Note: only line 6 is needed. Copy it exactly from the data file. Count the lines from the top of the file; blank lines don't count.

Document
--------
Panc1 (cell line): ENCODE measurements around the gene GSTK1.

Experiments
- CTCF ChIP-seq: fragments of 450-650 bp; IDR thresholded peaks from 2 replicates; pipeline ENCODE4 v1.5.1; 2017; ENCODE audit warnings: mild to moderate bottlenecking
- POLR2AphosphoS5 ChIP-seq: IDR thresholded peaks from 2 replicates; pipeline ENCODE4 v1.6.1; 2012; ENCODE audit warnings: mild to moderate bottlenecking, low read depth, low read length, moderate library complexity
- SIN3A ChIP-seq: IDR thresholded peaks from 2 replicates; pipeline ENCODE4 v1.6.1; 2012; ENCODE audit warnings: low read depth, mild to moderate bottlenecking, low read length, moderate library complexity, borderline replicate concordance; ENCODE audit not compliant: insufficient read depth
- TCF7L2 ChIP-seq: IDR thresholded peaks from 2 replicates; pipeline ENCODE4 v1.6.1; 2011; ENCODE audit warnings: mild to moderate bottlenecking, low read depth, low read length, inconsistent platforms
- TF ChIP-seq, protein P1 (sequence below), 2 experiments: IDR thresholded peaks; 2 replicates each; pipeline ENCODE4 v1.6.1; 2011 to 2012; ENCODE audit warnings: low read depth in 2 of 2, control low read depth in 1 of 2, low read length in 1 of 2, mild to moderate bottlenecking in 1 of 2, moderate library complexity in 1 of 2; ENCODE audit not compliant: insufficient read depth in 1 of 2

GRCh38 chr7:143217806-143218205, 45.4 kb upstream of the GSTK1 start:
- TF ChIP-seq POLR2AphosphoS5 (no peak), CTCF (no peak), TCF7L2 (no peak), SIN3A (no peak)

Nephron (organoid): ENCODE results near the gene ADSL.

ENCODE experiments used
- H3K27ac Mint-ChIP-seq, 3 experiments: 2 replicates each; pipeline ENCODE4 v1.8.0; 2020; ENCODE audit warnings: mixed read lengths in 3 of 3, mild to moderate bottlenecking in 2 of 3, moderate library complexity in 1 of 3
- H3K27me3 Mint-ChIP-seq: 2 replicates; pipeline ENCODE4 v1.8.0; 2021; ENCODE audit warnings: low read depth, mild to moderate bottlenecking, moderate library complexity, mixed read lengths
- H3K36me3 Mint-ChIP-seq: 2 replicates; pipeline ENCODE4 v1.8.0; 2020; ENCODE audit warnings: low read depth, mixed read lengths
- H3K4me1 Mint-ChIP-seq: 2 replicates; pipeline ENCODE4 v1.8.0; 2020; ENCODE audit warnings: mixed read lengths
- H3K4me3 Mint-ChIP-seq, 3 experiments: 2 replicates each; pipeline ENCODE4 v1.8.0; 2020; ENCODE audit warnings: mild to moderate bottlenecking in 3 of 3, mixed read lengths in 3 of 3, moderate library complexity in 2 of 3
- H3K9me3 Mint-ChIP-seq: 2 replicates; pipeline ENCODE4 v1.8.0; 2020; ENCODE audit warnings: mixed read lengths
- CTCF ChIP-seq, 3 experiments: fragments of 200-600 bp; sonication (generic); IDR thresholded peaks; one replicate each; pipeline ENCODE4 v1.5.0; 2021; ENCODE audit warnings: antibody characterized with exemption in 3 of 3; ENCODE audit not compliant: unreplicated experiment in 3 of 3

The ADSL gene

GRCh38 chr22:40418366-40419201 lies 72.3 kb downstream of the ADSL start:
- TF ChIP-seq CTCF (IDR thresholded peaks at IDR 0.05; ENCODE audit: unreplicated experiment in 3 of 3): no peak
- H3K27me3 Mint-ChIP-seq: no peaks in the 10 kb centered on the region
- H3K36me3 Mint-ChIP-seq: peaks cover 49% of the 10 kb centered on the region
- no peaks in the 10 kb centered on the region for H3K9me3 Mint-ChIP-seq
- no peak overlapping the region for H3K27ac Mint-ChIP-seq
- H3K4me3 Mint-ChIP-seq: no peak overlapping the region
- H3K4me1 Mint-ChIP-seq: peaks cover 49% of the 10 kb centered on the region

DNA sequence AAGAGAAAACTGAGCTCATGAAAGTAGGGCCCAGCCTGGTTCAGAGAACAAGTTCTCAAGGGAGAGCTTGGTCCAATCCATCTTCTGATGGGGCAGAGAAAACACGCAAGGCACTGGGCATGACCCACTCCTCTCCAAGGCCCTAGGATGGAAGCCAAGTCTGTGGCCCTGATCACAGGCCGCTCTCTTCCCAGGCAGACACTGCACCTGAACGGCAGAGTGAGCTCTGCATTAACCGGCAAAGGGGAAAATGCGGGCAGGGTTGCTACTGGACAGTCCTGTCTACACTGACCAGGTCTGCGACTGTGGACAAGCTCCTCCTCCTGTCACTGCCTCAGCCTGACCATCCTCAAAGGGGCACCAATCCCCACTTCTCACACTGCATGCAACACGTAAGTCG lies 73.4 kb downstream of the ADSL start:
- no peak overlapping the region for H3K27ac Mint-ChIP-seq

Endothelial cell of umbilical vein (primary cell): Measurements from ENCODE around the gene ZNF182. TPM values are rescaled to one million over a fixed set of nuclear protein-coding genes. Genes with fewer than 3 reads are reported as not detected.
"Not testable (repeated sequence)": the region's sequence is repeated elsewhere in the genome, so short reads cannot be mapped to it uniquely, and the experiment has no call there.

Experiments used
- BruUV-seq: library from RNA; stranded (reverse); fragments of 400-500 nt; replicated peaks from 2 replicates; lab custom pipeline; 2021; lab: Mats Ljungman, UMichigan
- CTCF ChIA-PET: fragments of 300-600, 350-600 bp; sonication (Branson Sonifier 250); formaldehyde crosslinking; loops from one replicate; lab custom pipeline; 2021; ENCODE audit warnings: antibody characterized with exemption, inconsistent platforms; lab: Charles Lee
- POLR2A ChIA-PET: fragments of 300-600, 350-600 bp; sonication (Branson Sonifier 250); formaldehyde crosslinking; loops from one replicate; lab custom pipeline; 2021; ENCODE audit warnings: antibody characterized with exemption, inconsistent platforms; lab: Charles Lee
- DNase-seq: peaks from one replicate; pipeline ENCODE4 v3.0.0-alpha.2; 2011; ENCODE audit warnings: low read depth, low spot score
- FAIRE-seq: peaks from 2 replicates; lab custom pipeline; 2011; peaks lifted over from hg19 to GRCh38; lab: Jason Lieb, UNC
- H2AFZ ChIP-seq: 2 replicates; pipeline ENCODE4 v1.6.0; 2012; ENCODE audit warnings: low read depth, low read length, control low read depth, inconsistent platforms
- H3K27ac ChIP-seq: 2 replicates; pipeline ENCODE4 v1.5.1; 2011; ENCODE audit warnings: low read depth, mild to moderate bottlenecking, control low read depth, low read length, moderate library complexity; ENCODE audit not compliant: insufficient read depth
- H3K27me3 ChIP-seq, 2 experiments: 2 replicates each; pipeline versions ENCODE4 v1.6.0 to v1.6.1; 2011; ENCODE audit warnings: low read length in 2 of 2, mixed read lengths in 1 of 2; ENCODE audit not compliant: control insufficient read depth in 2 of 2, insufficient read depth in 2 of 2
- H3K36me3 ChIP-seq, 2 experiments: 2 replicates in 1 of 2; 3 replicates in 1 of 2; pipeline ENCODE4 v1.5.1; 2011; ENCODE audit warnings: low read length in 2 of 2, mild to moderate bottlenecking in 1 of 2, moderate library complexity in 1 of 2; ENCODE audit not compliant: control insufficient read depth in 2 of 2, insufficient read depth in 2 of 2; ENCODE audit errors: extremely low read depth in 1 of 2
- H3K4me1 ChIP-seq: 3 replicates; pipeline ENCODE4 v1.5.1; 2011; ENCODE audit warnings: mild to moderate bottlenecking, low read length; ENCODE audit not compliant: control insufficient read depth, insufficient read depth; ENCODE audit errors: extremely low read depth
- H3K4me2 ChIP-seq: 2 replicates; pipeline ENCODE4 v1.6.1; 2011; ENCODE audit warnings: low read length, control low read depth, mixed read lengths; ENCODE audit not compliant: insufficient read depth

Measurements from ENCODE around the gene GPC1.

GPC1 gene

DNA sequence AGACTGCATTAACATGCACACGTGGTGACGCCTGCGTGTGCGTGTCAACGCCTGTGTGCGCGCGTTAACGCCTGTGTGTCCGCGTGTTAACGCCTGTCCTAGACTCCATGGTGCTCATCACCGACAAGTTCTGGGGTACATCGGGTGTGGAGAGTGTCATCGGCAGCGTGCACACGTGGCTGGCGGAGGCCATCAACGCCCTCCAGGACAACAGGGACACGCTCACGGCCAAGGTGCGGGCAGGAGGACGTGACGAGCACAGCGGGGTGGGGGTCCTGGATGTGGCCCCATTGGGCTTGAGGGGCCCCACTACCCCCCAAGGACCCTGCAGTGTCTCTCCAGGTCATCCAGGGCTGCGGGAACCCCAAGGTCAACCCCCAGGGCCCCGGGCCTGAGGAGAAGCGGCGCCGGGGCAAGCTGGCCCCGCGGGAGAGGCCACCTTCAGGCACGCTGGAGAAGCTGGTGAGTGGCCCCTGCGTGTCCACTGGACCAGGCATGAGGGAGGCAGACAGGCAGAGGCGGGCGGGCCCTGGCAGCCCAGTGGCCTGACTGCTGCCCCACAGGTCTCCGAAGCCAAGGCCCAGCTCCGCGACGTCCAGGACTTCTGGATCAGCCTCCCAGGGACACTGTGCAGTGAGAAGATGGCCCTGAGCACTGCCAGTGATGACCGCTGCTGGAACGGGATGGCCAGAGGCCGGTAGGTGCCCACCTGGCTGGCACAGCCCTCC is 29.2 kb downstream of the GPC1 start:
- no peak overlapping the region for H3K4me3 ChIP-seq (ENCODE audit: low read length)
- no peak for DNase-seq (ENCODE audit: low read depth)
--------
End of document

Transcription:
- TCF7L2 ChIP-seq: IDR thresholded peaks from 2 replicates; pipeline ENCODE4 v1.6.1; 2011; ENCODE audit warnings: mild to moderate bottlenecking, low read depth, low read length, inconsistent platforms